To play, select four objects to be bases and give each base a name:
“Don’t like it,” “Love it,” “It’s OK,” “Never tried it.”
Make signs for each base to make it easy to remember which is which!
Pick someone to be “IT.” “IT” stands in the middle and the players stand on any base they want. “IT” calls out the name of the food.
Players then have to run to the base that describes how they feel about that food. “IT” tries to tag a player before he or she reaches the base. The player who is tagged then becomes the new “It “

37. Red Light – Green Light

Select one child, or perhaps yourself, to start the game and be the “stoplight”.
All the children line up on the other side of the gym or field.
The designated stoplight yells “Green light!” and the children lined upstart running.
The first one to make it to the stoplight wins and is now the stoplight.
It gets tricky when the stoplight changes, though.
The stoplight should yell “Red light!” to get children to stop.

Any movement by a child means she is sent back to the beginning.
The stoplight can also call out “yellow light” which means the children can only walk very slowly. Variations to this game include yelling “red light” two times in a row or adding body movements.
Say “green light” with your arms up one time and then say “red light,” but throw your arms up again to confuse runners into thinking your body language says “green light.”

38. Running Bases


✓ 2 Bases
✓ At least 3 players and a rubber ball or tennis ball


There are several versions for playing this game. This one is the most basic.

Set up two bases on a play area about 20 to 50 feet apart.(The distance depends on the skill level of the players)
Two players are ‘fielders’. They each stand at a base and toss the ball to each other. All other players are ‘runners’. If there is more than one runner–they divide and go to the bases.
The object is for the runner(s) to move from base to base without being tagged as the fielders toss the ball back and forth. If a runner is touching a base, he or she is safe. If they make it to the next base without being tagged out they score a run. If they are tagged it’s an out.
A runner cannot hug a base. He/she must run at least every second time the ball is thrown. The fielder does not have to stay on the base to catch the ball. They may go after each runner.
The goal of the game is to touch the bases as many times as you can without being tagged out. The runner must keep track of how many times they touch the base before a fielder tags them out. When that runner gets out, they rotate positions so that the fielders can be the runner. After everyone has run, they compare scores. (bases touched).

39. Blind Man Bluff 

This game does not really have an object, but it is fun.
One person puts on a blindfold while the others spin him around a few times.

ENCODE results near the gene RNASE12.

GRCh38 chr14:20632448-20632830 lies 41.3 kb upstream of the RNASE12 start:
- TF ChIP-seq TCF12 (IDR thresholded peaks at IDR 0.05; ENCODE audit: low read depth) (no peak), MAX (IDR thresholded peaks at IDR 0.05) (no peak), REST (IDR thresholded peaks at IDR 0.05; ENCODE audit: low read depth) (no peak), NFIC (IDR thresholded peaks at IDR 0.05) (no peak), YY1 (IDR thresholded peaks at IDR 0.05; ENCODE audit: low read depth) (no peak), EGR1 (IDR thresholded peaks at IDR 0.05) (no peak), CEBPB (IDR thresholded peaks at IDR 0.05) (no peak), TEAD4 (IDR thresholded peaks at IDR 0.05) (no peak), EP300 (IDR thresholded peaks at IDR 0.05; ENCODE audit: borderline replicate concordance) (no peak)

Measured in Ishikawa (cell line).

The blindfolded person is led around the yard in winding circles, etc. — until they get to their destination point.
The blindfolded person then gets to guess where he is and then has his blindfold removed to reveal his location.

40. Kill the Cockroach

Divide the players into two teams. Line them up, one in front of the other and set an odd object in front of the first players in line. They must kick the object across the yard (or gym) and across the finish line to win a point for their team. Kick things like a pillow, empty can, a sock, and so on.

41. Rainbow Tag

✓ Four or more players
✓ Five tongue depressors, each one marked with a color of the rainbow
✓ Water-based face paint crayons in the same rainbow colors
✓ A pink or rainbow-colored article of clothing
✓ Wet wipes

To prepare, hide each tongue depressor along with the matching color of face paint in a different place around the yard.
Next, choose someone to be Pinkie, the player who sneaks around trying to tag the other players and undo their progress. Give Pinkie something pink or rainbow-colored to wear.
To play, set everyone but Pinkie out in search of the sticks.
Each time a player finds one of the colored sticks he should:
Not give away the location to others.
Paint a stripe on his face.
Leave the stick and paint in place.
Bluffing is encouraged to keep the locations secret.
The catch: Pinkie will be lurking, trying to tag the players. Every time he/she does, she wipes off one of their stripes.
The first player to get one stripe in each color wins.

42. Trigon 

Trigon is a game that goes back to ancient Egypt. (Ball State University says this game was also played by the ancient Greeks and Romans.)

1. In the modern version of ‘trigon’, three players stand at the outer points of a triangle, each side being about 20 feet long.
2. A baseball or softball is thrown by a player using the left hand to the player on his right. That player catches the ball with his right hand and throws the ball to the third player with his left.
3. The third player repeats this, throwing to the first player, keeping the action going in a counter-clockwise direction.
4. If a catchable ball is dropped, the thrower gets one point.

Variation: Any player can reverse the direction of play by batting the ball with either hand to either of the other two players.
A player can also hold the ball, stopping play, and a friend throws to confuse opponents. A player may also place a second ball in play, which increases the difficulty of this game. The game is ended when a player reaches 21 points, at which time he/she is declared the winner.

43. Target Throwing

Paint a target on the sheet and tie or sew bells to it; hang the sheet in a safe place. Have children throw balls or safe beanbags at the target. Encourage children to make the bells ring. If there is a visually impaired child, have one child give verbal directions in throwing. Allow a child with poor motor control to get very close to the target.

All of these fun and simple party games kid (and parent!) pleasers that are sure to make your party memorable this summer.

Not sure where to go to find inexpensive party game supplies? Try the dollar store as they often have hula hoops, pool noodles, squirt guns, bubble blowers and lots of great trinkets for prizes in stock at the beginning of the summer season!